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Transcript of Applied Psychology
Ask the client what will be the pleasure of not taking action and what will be the pain of not taking action? The decision balance sheet is a technique used to
help the individual to weigh up the gains and losses
of going through a period of change in behaviour.
They may wish to adopt a new behaviour and move
away from old habits. It works very well in the exercise
environment to help convince an individual of the
need to start taking exercise. The technique works in
the following way: Decision Balance Sheet Make the picture very colourful and bright.
●●Make the picture highly focused.
●●Run the picture through as a film rather than a
●● Feel the feelings associated with achieving the
●● Focus on the picture and how good it feels to have
achieved your goal.
●●As you breathe deeply, lock in the pictures and
●●Practise this regularly to increase its worth and
make it really compelling. Additional Techniques and Factors
If we can imagine ourselves when we have achieved our goal or are achieving our goal, it can increase the
power of the goal and really implant the image on our nervous system.
To use imagery, you need to do the following:
●● Sit down and close your eyes.
●●Bring up a picture of yourself when you have
achieved your goal.
●●Make this picture really big – as big as a cinema
Additional Techniques and Factors
Use imagery It will include factors such as lack of motivation, the effects of stress and anxiety, past experiences and memories, lack of -
self-esteem or confidence, limiting self-beliefs, poor concentration and negative attitude. This can be seen as the unconscious ways the brain will sabotage our efforts to become the best we can possibly be. Psychological Interference When working with athlete’s, it is important to start at the performance equation
Performance = Potential 2 Psychological Interference
Performance is what actually happened. It is the outcome or result.
Potential is as good as a person can possibly
be and is the sum of an individual’s ability, skills, knowledge and education.
Psychological interference is the mental processes that prevent an individual achieving their full potential at any point in time. Write in your goal at point 5 and your present
position at point 1.
●●Decide what would be halfway between points 1
and 5. This is your goal for point 3.
●●Then decide what would be halfway between
present state and point 3. This is your short-term
goal for point 2.
●●Then decide what would be halfway between point
3 and the desired state. This is the goal for point 4.
●●All these goals are outcome goals and must be set
using the SMART principle.
●●Work out what needs to be done to move from
point 1 to point 2. These are your process goals
and, again, must use the SMART principle. Everything in life has a cost, and within reason you can have what you like as long as you are willing to pay the price.
The cost can be financial or personal, as it may affect how much time or money you have. It may affect the relationships you have, and there will be losses as well as gains.
Be realistic and ask yourself: ‘Is the cost worth it?’ or ‘What are the wider implications of gaining this goal?’ Every action will have consequences you intend and some that you did not intend, and you need to try to foresee these. Cost of achieving your goal Write what your goal is at point 5.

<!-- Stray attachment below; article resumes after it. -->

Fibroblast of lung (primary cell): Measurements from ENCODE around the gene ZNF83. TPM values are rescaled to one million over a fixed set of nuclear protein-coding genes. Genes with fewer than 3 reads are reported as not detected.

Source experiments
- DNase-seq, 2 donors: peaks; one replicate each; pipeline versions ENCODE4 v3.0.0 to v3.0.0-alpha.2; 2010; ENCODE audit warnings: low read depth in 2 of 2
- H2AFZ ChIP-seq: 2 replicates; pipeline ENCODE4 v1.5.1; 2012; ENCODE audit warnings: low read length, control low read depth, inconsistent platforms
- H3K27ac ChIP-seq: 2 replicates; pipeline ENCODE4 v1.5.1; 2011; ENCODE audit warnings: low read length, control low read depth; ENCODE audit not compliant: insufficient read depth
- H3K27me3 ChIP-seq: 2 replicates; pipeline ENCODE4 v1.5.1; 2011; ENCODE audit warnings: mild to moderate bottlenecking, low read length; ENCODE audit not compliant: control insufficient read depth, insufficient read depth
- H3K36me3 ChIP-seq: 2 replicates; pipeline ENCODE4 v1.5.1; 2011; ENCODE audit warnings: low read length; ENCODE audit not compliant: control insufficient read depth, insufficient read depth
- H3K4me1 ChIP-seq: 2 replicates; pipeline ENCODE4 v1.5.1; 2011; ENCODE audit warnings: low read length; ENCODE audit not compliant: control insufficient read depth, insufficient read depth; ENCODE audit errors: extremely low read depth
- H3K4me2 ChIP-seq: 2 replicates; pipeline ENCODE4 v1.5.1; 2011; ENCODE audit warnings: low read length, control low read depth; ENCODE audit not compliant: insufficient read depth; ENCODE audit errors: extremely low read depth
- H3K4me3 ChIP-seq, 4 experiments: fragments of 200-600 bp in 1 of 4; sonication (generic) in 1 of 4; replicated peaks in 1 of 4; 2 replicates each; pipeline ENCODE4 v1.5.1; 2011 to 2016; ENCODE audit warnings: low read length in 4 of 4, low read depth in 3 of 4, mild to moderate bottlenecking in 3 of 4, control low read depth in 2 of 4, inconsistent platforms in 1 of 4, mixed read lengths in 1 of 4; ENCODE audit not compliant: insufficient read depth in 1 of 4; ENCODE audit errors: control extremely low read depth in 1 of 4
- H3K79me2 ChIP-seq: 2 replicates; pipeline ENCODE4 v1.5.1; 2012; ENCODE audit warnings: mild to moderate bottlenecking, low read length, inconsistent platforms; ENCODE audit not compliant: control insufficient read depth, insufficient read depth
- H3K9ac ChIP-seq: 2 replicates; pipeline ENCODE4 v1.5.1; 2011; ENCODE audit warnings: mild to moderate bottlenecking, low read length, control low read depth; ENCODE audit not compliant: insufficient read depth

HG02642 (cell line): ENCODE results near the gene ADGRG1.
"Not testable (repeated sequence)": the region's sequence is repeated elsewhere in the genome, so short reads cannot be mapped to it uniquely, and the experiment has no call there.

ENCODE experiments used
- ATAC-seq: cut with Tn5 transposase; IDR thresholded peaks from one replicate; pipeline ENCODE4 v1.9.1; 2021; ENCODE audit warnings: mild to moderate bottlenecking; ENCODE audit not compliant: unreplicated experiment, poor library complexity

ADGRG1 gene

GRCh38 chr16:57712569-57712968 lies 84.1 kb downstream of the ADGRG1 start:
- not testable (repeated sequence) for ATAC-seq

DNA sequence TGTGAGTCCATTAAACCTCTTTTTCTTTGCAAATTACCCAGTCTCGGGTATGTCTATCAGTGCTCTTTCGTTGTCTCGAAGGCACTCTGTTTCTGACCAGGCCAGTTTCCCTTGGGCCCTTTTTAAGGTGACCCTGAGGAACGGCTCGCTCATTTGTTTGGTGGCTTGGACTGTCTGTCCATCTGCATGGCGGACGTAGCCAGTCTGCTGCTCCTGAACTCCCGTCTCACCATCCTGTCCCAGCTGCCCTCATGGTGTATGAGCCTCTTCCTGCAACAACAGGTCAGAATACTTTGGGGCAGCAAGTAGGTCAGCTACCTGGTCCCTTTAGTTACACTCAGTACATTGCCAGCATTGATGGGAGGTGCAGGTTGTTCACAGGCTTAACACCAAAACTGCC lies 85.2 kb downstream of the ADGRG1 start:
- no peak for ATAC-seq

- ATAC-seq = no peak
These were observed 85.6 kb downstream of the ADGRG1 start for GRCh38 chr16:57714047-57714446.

Write your situation now at point 1.
Decide what would be halfway between points 1 and 5. Put this your goal at point 3.
Then decide what would be halfway between present state and point 3. This is your short-term goal for point 2.
Then decide what would be halfway between point 3 and the desired state. This is the goal for point 4.
All these goals are outcome goals and must be set using the SMART principle.
Work out what needs to be done to move from point 1 to point 2. These are your process goals and, again, must use the SMART principle. Present state Desired state
1 2 3 4 5 Presentation of Goals Answer three questions:
What do I want to achieve? (desired state)
Where am I now? (present state)
What do I need to do to move from my present state to my desired state? How to set goals Specific
Time constrained Principles of goal setting Short-term goals are set over a brief period of time, usually from one day to one month. A short-term goal may relate to what you want to achieve in one training session or where you want to be by the end of the month.
Medium-term goals will bridge the gap between short- and long-term goals and are set from one to three months.
Long-term goals will run from three months to over several years. You may even set some lifetime goals, which run until you retire from your sport. In sport, we may set long-term goals to cover a season or a sporting year. Time scale for goals Types of goal:
Outcome goals relate to the outcome of an event.
Process goals look at the process an athlete must go through to achieve the desired level of performance.
Performance goals look at achieving a certain standard of performance without comparison with other individuals. Goal Setting Goal Setting Techniques to influence motivation in sport Will get fatter Will fit into my clothes Have more energy Be Stronger Be Fitter Feel Slim Getting up early Loss of time Less Money Physically uncomfortable Pleasure Pain Pleasure Pain Not Take Action Take Action Decision The Decision Balance Sheet Process goals
1. Run three times a week
2. Run 20 k in total
3. Join a running club
4. Have a nutritional consultation
5. Get 8 hours sleep a night
Fig 20.3 Example of goal setting using a continuum April 2001
Able to complete
a marathon February 2001
Able to run
20 miles November 2000
Able to run
half marathon August 2000
Able to run
10K May 2000
Able to run
State 5 4 3 2 1 Today's task Get into teams and complete the dart's goal setting activity